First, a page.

Do you consider yourself a gay activist?
No, absolutely not. I do what I do out of pleasure. If by doing this I trigger even a small change in someone’s way of thinking, if others see that we’re people with a brain and we’re not “abnormal” like many heterosexual believe – then I’m happy.
Do you have any support of ACCEPT or any other organization?
No. The pro-LGBT organisations/foundations in Romania (Accept, PSI and Act-Q) have their own path, their own projects that are run as they see fit.
I was never supported by any organisation. I could say that it was rather the opposite since DarkQ is a blog that prefers to call things by their name, which doesn’t appeal to many people.
Do you take part in events organization?
Sometimes I do, sometimes I don’t. Blogging being a hobby for me, time doesn’t allow me to participate to every event organised;
In what concerns the history of LGBT rights in Romania, do you think the repeal of article 200 was enough to promote tolerance?
It was enough to set grounds for it but not promote it. Of course, it was a good and rightful thing to do. However, that didn’t stop insults, beatings nor changed the opinion about being gay of the general public. There’s still a long way to go until we reach “tolerance”.
Is the Romanian Society as closed as it is perceived outside?
Yes it is. Romania is a very conservative country and this conservatism is helped by BOR (Romanian Orthodox Church) and the New Right (an extreme right political party) which strongly oppose every attempt to open people’s eyes by even just a little and to make them more tolerant towards their own kind.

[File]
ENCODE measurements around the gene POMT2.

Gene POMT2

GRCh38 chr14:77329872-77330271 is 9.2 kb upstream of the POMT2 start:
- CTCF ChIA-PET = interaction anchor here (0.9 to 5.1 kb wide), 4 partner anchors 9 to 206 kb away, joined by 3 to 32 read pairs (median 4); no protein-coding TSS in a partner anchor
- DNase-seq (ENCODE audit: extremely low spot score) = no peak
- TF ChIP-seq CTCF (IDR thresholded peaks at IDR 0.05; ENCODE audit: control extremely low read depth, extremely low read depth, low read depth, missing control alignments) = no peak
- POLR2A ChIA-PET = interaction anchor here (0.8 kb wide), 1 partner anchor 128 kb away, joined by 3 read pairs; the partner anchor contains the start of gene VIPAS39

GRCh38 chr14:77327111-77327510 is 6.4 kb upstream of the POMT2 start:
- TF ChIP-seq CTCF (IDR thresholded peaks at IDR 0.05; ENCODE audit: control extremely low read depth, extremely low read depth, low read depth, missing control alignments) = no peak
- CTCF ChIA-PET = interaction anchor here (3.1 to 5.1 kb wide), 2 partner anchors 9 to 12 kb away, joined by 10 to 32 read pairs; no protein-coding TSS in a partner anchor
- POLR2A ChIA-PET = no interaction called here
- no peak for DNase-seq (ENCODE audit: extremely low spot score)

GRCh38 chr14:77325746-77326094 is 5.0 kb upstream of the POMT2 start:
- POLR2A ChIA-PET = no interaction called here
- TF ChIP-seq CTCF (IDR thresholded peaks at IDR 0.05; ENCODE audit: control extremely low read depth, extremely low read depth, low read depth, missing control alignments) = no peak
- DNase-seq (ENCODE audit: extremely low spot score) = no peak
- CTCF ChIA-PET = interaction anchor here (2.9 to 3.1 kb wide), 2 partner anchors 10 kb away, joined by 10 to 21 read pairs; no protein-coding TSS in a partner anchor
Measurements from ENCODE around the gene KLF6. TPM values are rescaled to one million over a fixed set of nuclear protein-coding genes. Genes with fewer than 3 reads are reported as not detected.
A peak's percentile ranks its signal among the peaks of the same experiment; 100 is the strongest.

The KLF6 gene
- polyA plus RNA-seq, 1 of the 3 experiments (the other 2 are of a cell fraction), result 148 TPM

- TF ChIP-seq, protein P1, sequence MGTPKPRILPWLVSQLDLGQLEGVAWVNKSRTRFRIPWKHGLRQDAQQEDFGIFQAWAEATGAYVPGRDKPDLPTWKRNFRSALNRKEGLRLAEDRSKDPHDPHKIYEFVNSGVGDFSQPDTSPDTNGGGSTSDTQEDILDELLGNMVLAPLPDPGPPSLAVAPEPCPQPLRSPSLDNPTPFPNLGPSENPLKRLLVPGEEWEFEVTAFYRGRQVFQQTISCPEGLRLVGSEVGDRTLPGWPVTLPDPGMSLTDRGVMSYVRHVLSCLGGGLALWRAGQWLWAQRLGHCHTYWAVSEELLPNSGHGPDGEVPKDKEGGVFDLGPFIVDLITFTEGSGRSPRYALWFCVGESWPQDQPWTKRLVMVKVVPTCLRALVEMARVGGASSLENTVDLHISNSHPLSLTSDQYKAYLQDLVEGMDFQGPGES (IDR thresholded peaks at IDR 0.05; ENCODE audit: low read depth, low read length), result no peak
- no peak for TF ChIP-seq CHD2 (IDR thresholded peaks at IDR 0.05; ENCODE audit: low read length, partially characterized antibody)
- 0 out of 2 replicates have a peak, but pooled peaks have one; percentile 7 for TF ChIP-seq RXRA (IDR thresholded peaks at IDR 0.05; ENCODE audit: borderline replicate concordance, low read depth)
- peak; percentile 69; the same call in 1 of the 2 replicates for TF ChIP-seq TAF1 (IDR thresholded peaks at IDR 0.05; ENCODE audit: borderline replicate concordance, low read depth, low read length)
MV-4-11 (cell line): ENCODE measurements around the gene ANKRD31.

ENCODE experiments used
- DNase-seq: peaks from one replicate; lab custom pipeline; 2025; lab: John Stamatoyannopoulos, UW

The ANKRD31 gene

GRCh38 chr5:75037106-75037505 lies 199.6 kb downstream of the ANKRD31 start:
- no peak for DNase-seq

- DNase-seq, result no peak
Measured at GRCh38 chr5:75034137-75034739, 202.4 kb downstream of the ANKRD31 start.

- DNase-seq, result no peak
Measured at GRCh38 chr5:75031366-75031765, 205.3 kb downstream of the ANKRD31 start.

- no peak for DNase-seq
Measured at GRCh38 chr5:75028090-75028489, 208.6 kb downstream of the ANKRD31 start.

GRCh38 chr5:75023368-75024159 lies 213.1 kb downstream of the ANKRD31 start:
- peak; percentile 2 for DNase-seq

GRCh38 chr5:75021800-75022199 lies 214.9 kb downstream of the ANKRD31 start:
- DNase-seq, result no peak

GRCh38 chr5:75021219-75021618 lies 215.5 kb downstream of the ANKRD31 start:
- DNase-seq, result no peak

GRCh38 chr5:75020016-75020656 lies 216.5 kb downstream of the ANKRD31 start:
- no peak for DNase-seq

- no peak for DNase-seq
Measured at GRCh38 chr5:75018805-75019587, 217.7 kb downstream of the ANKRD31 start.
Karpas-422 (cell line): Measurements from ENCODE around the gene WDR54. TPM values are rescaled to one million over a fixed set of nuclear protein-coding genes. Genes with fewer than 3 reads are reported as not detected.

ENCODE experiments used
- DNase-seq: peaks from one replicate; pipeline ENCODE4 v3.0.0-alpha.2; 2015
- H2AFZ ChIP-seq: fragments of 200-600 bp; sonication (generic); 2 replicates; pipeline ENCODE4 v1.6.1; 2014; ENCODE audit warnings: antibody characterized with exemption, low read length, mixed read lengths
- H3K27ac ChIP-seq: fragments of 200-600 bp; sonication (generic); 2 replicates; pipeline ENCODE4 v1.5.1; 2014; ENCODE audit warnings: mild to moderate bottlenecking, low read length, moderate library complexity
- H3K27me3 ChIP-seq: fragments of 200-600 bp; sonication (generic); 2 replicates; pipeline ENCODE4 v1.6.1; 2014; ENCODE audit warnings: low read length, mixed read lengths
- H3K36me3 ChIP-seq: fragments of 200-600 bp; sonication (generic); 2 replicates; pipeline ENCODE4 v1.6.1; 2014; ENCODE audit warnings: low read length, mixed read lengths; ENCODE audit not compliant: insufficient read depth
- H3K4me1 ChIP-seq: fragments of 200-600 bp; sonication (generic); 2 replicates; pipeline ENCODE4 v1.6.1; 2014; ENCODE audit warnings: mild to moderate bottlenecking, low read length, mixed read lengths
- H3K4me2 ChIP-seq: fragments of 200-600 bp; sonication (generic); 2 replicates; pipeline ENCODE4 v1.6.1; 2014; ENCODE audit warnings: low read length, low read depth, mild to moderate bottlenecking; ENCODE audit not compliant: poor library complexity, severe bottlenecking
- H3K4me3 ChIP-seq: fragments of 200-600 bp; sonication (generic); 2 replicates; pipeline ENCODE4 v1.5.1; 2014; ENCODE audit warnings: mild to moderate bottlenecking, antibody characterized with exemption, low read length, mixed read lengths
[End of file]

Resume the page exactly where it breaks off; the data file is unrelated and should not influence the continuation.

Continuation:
The advertised “right thing” is the family with children, humbleness and lack of any strong personal opinion about something.
Why do you think Romania doesn’t have such a progressive approach towards LGBT community? As for example it is not in the Constitution the right to sexual orientation.
Again, conservatism plays a big role in this. So does orthodox religion which here is extremely popular. People almost fear of being perceived as not religious by others, even if their beliefs towards LGBT don’t actually clash with being religious. As such, governments tend to postpone LGBT legislation change or strip out of a constitutional change LGBT specific wording fearing that they will be voted down at the next elections or being considered themselves gay.
How is it to be gay in Romania? How do people meet and where? Is the internet seen as the safest way of meeting people? And if you are in Bucharest hand by hand with someone, what do you think would be the reaction of most people? Would you be afraid?